“I get frustrated for him because I know how hard he works,” Broe said. “It’s always gone on. From an athlete’s perspective you can’t sit around and boo-hoo about it … (You) have to use it as motivation to work harder and race harder and try to outsmart them.
“I just know how hard he works, I know how talented he is and I know he races hard. That’s why it would be a monumental disappointment if he somehow doesn’t make this team.”
Both Sarah and Broe say True is so committed to racing clean he doesn’t even like to use ibuprofen or innocuous diet supplements like the whey protein Sarah uses.
Still, in a dirty sport where the latest news has a Russian doping official saying he helped athletes in a government-led conspiracy to cover up positive tests, how do we know True is true?
“I just say look at his progression,” said Broe. “To me, that’s a telling sign — high school freshman, through college years and through his professional career, and does it make sense?”
The last Olympic Trials.
True didn’t make the 2012 Olympic team. Like he plans to this July, True ran the 5,000- and the 10,000-meter races, finishing sixth and 12th, respectively. In the 10K, he faded in such startling fashion Broe recalled thinking, “Oh man, I really screwed up.”
True didn’t tell him until two weeks later he had Lyme disease, the tick-borne, energy-sapping virus that can have life-altering neurological consequences.
“Kind of an important detail,” said Broe.
True doesn’t mention the disease as a reason for not making the team. He said it wasn’t something he believed he had earned yet.
“Four years ago was more of, well, I’m going to try to get myself in best shape as I can and hope for a break,” he said. “This time it’s seen more as not as big of a thing because I have bigger aspirations than just the trials. So it’s just seen as a steppingstone. There’s a higher confidence that I know how to get myself prepared properly.”
All the more reason to root for him to get to Rio.
Men’s eight survives Regatta of Death
Harvard’s Mike DiSanto and his U.S. rowing men’s eight teammates are Rio-bound after winning the Final Olympic Qualification Regatta in Lucerne, Switzerland, the so-called Regatta of Death, on May 24.
Needing a top-two finish in their last chance to make the Olympic team, the U.S. boat was first across the line, but the winning margin was razor thin: The U.S. won in five minutes, 29.16 seconds, followed by Poland in 5:29.62. Italy, with a time of 5:29.98, failed to qualify.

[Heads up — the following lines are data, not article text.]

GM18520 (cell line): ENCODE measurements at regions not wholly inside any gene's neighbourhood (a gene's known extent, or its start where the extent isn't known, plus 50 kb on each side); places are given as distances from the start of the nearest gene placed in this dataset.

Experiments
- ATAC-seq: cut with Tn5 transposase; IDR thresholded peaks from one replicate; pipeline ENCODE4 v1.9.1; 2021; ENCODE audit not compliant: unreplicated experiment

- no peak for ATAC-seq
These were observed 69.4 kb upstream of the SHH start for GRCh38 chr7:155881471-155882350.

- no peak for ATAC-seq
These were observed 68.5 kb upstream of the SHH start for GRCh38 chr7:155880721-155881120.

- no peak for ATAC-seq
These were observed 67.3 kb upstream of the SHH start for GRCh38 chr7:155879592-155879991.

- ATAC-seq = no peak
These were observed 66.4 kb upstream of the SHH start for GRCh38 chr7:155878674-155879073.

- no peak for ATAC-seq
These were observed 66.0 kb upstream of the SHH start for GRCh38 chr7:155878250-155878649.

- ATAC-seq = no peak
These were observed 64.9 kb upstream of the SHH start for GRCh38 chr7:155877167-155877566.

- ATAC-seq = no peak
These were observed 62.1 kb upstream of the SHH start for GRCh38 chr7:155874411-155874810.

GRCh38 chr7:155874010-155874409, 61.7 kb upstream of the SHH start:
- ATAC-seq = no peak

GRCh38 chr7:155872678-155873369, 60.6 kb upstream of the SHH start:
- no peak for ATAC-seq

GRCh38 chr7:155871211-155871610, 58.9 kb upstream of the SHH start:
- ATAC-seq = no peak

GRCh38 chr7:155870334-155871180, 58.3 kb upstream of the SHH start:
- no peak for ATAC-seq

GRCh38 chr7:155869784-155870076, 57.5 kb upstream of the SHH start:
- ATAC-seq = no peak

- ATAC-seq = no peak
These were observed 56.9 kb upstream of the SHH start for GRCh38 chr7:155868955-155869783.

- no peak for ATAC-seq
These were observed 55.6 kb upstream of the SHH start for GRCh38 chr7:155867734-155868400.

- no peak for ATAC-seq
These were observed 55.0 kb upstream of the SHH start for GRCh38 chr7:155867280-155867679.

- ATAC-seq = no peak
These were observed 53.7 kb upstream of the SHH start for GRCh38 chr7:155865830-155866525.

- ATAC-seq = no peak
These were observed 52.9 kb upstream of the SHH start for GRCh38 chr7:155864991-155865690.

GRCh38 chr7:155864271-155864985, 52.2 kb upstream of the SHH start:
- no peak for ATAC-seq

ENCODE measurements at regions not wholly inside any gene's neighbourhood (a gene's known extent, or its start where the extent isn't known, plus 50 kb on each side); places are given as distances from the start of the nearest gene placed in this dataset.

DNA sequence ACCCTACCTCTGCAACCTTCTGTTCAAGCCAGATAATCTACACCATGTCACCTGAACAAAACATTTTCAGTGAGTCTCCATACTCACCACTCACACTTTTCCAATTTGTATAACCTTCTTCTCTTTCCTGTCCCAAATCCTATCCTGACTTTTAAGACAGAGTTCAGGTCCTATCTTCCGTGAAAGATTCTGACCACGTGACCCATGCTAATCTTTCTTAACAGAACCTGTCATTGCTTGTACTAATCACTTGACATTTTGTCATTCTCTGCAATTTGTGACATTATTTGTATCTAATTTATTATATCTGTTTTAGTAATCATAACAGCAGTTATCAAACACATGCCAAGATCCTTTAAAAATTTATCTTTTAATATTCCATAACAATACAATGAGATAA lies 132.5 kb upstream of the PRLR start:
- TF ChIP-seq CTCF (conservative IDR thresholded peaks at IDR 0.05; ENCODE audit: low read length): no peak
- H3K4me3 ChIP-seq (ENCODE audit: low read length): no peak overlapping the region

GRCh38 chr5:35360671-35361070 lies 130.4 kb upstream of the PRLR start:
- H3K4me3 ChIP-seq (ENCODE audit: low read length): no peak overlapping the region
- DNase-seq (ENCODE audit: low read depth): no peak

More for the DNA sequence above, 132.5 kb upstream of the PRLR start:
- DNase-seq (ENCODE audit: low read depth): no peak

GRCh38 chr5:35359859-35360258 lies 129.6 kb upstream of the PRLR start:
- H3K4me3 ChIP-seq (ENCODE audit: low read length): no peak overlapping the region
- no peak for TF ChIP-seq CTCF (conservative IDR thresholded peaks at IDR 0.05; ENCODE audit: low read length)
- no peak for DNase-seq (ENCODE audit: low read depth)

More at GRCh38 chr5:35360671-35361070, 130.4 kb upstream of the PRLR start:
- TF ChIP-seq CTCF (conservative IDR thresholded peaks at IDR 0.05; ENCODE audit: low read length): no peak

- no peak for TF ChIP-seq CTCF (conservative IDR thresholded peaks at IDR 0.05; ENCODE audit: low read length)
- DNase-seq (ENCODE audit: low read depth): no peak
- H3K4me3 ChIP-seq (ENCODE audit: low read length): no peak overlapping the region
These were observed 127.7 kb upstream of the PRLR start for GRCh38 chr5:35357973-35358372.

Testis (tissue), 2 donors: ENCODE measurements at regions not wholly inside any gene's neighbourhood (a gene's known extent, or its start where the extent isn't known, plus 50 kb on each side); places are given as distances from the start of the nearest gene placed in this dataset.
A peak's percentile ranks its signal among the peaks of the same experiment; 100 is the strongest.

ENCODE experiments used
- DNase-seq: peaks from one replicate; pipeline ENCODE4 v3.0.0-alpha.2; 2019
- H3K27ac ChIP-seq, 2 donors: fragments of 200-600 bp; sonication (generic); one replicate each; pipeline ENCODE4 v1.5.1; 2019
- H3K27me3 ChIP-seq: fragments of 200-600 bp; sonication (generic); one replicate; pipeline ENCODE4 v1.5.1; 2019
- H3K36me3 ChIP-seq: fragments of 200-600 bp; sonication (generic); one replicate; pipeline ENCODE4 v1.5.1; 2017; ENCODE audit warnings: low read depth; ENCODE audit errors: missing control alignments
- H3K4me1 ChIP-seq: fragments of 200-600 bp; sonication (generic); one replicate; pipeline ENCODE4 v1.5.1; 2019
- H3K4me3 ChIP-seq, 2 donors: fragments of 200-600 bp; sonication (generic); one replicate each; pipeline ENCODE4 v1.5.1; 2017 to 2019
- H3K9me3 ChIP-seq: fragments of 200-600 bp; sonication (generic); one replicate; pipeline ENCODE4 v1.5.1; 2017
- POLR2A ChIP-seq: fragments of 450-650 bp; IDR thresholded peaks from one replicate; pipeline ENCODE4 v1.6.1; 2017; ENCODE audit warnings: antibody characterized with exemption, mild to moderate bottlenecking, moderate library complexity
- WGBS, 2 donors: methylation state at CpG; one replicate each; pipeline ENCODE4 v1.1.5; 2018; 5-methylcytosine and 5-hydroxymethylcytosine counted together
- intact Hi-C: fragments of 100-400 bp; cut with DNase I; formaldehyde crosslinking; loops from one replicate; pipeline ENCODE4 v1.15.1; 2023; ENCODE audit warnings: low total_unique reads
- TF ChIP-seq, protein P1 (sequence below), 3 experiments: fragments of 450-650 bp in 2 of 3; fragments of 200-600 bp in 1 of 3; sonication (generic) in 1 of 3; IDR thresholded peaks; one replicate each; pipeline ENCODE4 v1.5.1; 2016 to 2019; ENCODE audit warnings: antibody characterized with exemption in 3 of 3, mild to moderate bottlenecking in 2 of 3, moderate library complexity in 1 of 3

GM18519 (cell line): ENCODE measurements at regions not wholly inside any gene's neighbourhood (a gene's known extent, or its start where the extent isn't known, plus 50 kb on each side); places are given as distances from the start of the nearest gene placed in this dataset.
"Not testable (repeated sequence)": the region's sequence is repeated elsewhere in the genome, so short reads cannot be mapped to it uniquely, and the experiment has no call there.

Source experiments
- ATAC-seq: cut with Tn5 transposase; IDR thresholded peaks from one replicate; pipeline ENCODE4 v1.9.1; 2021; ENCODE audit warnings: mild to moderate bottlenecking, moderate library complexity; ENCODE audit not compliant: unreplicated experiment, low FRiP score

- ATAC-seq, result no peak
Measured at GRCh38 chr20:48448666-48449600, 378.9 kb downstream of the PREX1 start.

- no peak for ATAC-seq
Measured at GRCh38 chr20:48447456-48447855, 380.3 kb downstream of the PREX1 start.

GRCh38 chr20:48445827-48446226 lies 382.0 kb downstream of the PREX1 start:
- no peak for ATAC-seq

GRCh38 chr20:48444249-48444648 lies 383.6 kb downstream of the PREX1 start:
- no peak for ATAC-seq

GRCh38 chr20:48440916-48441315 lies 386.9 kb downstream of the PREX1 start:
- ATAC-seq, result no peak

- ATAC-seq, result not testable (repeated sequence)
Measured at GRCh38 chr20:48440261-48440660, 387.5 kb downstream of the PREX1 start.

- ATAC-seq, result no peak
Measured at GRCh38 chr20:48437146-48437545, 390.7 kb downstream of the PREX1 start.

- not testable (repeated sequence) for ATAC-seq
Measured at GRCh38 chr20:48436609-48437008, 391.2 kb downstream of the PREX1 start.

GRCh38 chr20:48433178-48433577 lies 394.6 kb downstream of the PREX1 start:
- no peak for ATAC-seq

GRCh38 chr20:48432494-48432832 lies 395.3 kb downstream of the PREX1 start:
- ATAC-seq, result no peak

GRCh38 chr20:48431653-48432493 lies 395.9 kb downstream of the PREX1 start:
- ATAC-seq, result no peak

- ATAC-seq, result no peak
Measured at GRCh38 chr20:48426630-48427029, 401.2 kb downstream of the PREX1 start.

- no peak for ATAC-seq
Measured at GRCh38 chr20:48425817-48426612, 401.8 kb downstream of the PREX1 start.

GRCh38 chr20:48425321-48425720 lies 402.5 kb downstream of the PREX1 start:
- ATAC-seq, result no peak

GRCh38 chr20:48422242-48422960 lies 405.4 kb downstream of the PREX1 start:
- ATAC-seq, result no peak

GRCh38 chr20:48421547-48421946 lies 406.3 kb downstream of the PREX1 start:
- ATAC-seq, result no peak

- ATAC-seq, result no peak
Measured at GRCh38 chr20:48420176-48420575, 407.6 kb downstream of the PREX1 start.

The U.S. team, which has never failed to qualify the eight in 104 years of modern Olympic competition, was the only American crew of four to come out of Lucerne with an Olympic berth. Cornell alum Ken Jurkowski, a two-time Olympian, did not make the final in the single sculls. The men’s double sculls and quad sculls also failed to qualify.
DiSanto, 26, and Cornell alum Alex Karwoski qualify for their first Olympics. Princeton alum Glenn Ochal, 2012 bronze-medalist in the men’s four and Drexel’s Steve Kasprzyk, who helped the U.S. eight to fourth in London, return.
Others are coxswain Sam Ojserkis, Austin Hack, Rob Munn, Hans Struzyna and Sam Dommer.
"There is a little bit of a relief," said Ochal after the race. "I'm just trying to hold myself to my expectations and what I want to do with this crew. We want to do really well. We needed to well today, but we want to do well in Rio. We all have high expectations. That's why we're here."
Ithaca College’s Meghan Musnicki, with Eleanor Logan the only returning Olympians from the champion U.S. women’s eight, boosted her chances to again make the team with a World Rowing Cup II third place finish with Logan in the women’s pair Sunday in Lucerne.
The pair also was part of the women’s eight crew, which won World Cup gold Sunday. The Olympic team is expected to be named June 20. Musnicki is a candidate along with Princeton alum Heidi Robbins, Brown’s Tessa Gobbo and Colgate’s Lauren Schmetterling.
Single sculler and Princeton alum Gevvie Stone, who recently completed med school, finished second at the World Cup. She has already qualified for Rio.
USM’s Bowie wins at Prefontaine Classic
Southern Miss’s Tori Bowie, a converted NCAA champion long jumper, put herself in solid Olympic medal contention by winning the Prefontaine Classic 200-meter race Saturday against a topnotch field in Eugene, Ore., which will host the U.S. Track & Field Olympic trials July 1-10. She set a personal best (21.99 seconds) in beating world champion Daphne Schippers of the Netherlands.
East Carolina’s LaShawn Merritt, 2008 Olympic champion and 2009 world champion at 400 meters, continued his duel with Kirani James of Granada. James edged Merritt, 44.22 seconds to 44.38 this time.
Princeton’s Ashley Higginson was 11th in a surprisingly dramatic steeplechase, , 33 seconds off the winner, Bahrain’s Ruth Jebet, who edged Kenya’s Hyvin Kiyeng, 8:59.87 to 9:00.01. Emma Coburn set an American record (9:10.76) for third.